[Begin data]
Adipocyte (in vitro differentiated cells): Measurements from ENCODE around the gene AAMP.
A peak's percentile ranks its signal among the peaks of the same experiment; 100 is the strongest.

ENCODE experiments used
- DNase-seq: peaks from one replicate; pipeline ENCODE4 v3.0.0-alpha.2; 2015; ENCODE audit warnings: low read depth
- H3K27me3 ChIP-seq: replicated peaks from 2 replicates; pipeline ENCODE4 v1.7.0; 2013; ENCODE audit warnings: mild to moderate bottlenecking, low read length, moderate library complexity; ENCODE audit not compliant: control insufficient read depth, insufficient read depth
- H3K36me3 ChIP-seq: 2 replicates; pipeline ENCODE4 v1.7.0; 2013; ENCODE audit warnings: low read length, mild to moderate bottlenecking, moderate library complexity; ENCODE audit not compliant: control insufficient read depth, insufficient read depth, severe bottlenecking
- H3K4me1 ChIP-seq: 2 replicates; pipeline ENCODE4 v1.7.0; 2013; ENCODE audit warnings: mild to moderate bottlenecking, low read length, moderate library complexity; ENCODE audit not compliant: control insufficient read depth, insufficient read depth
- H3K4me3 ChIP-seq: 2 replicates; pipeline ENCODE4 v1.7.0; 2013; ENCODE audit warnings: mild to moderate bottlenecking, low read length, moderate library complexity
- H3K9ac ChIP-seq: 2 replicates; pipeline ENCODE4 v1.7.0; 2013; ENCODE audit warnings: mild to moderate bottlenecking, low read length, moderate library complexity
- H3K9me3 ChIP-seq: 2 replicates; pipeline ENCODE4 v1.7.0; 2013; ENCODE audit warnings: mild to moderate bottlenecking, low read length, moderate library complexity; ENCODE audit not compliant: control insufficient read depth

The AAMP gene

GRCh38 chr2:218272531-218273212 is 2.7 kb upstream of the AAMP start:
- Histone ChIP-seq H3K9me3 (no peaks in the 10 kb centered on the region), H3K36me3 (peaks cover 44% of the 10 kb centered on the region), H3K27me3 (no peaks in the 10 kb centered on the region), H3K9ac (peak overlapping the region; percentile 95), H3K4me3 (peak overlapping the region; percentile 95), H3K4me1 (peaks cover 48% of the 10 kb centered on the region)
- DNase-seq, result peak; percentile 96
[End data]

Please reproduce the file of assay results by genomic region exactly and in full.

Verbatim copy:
Adipocyte (in vitro differentiated cells): Measurements from ENCODE around the gene AAMP.
A peak's percentile ranks its signal among the peaks of the same experiment; 100 is the strongest.

ENCODE experiments used
- DNase-seq: peaks from one replicate; pipeline ENCODE4 v3.0.0-alpha.2; 2015; ENCODE audit warnings: low read depth
- H3K27me3 ChIP-seq: replicated peaks from 2 replicates; pipeline ENCODE4 v1.7.0; 2013; ENCODE audit warnings: mild to moderate bottlenecking, low read length, moderate library complexity; ENCODE audit not compliant: control insufficient read depth, insufficient read depth
- H3K36me3 ChIP-seq: 2 replicates; pipeline ENCODE4 v1.7.0; 2013; ENCODE audit warnings: low read length, mild to moderate bottlenecking, moderate library complexity; ENCODE audit not compliant: control insufficient read depth, insufficient read depth, severe bottlenecking
- H3K4me1 ChIP-seq: 2 replicates; pipeline ENCODE4 v1.7.0; 2013; ENCODE audit warnings: mild to moderate bottlenecking, low read length, moderate library complexity; ENCODE audit not compliant: control insufficient read depth, insufficient read depth
- H3K4me3 ChIP-seq: 2 replicates; pipeline ENCODE4 v1.7.0; 2013; ENCODE audit warnings: mild to moderate bottlenecking, low read length, moderate library complexity
- H3K9ac ChIP-seq: 2 replicates; pipeline ENCODE4 v1.7.0; 2013; ENCODE audit warnings: mild to moderate bottlenecking, low read length, moderate library complexity
- H3K9me3 ChIP-seq: 2 replicates; pipeline ENCODE4 v1.7.0; 2013; ENCODE audit warnings: mild to moderate bottlenecking, low read length, moderate library complexity; ENCODE audit not compliant: control insufficient read depth

The AAMP gene

GRCh38 chr2:218272531-218273212 is 2.7 kb upstream of the AAMP start:
- Histone ChIP-seq H3K9me3 (no peaks in the 10 kb centered on the region), H3K36me3 (peaks cover 44% of the 10 kb centered on the region), H3K27me3 (no peaks in the 10 kb centered on the region), H3K9ac (peak overlapping the region; percentile 95), H3K4me3 (peak overlapping the region; percentile 95), H3K4me1 (peaks cover 48% of the 10 kb centered on the region)
- DNase-seq, result peak; percentile 96